Make money by renting out your stuff: from clothes to cars – The Guardian

From cameras to electric chargers, or using your time to pet-sit, you can bring in extra income
Whether it is renting out an electric car charger, a designer dress, a camera or a carpet cleaner, growing numbers of people are tapping into the sharing economy to make some extra money.
As the cost of living crisis continues to bite, lots of consumers are scrabbling around looking for ways to supplement their normal income, and sometimes the answer is sitting there in the loft, under the stairs or in the garage.
Airbnb and Uber are the two best-known examples of sharing economy businesses but in recent years many more platforms have emerged, allowing people to share their assets and pull in some much-needed cash.
For some people it’s a few pounds extra, while for others this has effectively provided them with a second salary.
However, before renting out your items, do read the small print and consider how you would feel if your belongings were damaged, especially if they have sentimental value. Plus, don’t overlook how much of your time might be swallowed up by admin if you find that your goods or services are in high demand.
It was after finding a leaflet for Co Charger – a company that enables electric vehicle users to rent out their home charger to other people – on the back of their electric car while at an event, that Emma Sherrington and her husband decided to give the service a go.
A year later and the couple – who, with two electric cars between them and solar panels on their roof, consider themselves keen environmentalists – now rent out their charger regularly to a local man unable to install a charger at his home.
“Once or twice a week he drops his daughter off at school and leaves the car on our driveway, and then collects it when he picks her up,” says Sherrington, 52, a community dietician for the NHS who lives in Berkhamsted, Hertfordshire.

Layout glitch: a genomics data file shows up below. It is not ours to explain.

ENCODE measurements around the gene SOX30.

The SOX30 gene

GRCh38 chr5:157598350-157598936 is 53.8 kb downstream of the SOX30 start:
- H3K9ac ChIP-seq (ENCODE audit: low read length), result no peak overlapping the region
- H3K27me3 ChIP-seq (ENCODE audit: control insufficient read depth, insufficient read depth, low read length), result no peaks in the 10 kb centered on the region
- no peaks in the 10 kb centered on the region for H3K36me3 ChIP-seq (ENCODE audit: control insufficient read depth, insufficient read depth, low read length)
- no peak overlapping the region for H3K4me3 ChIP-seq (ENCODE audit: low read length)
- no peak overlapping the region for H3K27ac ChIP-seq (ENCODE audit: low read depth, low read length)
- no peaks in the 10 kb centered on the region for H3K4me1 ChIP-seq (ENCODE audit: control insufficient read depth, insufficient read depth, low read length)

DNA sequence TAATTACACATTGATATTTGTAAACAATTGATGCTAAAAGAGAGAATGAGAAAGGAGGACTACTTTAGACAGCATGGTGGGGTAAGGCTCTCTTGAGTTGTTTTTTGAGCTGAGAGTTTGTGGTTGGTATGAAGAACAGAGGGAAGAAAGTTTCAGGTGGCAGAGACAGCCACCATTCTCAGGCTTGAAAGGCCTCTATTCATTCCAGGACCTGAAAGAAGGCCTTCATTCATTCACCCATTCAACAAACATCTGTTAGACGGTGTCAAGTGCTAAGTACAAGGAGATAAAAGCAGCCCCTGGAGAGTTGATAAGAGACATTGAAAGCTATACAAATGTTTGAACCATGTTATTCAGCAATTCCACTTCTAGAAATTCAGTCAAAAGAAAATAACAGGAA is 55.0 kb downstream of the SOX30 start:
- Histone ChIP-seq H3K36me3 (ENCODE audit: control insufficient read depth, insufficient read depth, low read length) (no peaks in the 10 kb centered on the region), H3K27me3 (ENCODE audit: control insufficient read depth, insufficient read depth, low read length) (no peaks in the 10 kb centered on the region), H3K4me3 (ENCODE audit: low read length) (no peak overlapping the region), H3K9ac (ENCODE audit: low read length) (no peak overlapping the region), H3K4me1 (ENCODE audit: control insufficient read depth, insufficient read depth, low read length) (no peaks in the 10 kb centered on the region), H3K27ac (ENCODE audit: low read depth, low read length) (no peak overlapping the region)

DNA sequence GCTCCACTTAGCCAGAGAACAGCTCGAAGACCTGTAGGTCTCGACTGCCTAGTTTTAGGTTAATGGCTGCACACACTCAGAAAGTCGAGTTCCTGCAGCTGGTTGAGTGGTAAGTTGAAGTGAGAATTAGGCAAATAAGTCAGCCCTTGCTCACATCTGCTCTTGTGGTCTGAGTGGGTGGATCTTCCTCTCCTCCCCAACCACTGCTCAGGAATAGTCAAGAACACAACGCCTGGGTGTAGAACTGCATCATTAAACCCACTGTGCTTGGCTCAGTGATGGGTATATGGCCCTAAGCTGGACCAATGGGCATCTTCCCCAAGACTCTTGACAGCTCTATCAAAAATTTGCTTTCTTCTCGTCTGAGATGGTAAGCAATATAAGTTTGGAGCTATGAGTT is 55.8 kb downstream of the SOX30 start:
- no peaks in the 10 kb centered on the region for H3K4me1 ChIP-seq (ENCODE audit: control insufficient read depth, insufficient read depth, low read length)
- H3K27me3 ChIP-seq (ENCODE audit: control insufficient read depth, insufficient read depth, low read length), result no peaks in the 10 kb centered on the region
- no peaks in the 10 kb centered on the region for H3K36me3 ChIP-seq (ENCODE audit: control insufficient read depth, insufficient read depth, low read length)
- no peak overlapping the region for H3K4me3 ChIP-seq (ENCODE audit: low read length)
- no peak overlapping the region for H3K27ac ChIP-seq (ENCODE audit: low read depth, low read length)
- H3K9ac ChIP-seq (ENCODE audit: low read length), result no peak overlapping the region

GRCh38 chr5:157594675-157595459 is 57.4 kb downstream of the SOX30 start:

“It’s no inconvenience to us; we’ve got to know somebody and have little chats with him each time, so that’s quite nice, and we make a little money.”
Sherrington is unsure exactly how much they are making but estimates it is about £20 a week. “We like to think it’s paying for the investment we made into the solar panels last year.”
The couple also like the fact that it is helping to make the area more eco-friendly. “If there’s more chargers, it encourages more people to get electric cars,” she adds.
After hiring an outfit through By Rotation, a website allowing people to rent out their clothes, Lydia Epangue was inspired to look inside her closet to see if she could earn some extra cash from her collection of clothes.
Epangue, 35, a digital project manager and lifestyle blogger living in Birmingham, uploaded products ranging from bags and dresses to footwear and shawls.
She now earns an average of £250 to £300 a month through the service, which suggests how much to hire out items for.
“It’s a decent amount of money,” says Epangue. “Clothes that would otherwise just be sitting in the closet end up making money for you.”
She uses the extra money to treat herself. “I like to invest in a nice bag or shoes, or something I would never have thought of buying, as I think: ‘Well, this money isn’t coming out of my earnings – I can treat myself and save some of it, too.’”
Epangue is a fan of the environmental benefits of rental fashion, a growing industry whose other leading players include sites such as Rent My Wardrobe and Hurr.
“There’s a really good sustainable message: instead of buying new clothes, you can reuse and wear lots of different garments.”
However, Epangue says she does place a limit on some delicate items and likes to reiterate the need for renters to be careful. “I have had an item come back damaged because some people don’t know how to look after expensive clothes with specific details like sequins or silk.”
With monthly average earnings of up to £4,000, Mustafa Özkök has done well out of the sharing economy. The founder of a digital agency, he rents out camera equipment and laptops through the Fat Llama marketplace, where users can list everything from bikes to tents. His cheapest daily price is £10 for a lens accessory, while the highest reaches £120 for a Sony FX6 cinema camera.
While his main income remains his digital agency, Özkök says the money has had a positive impact on his career.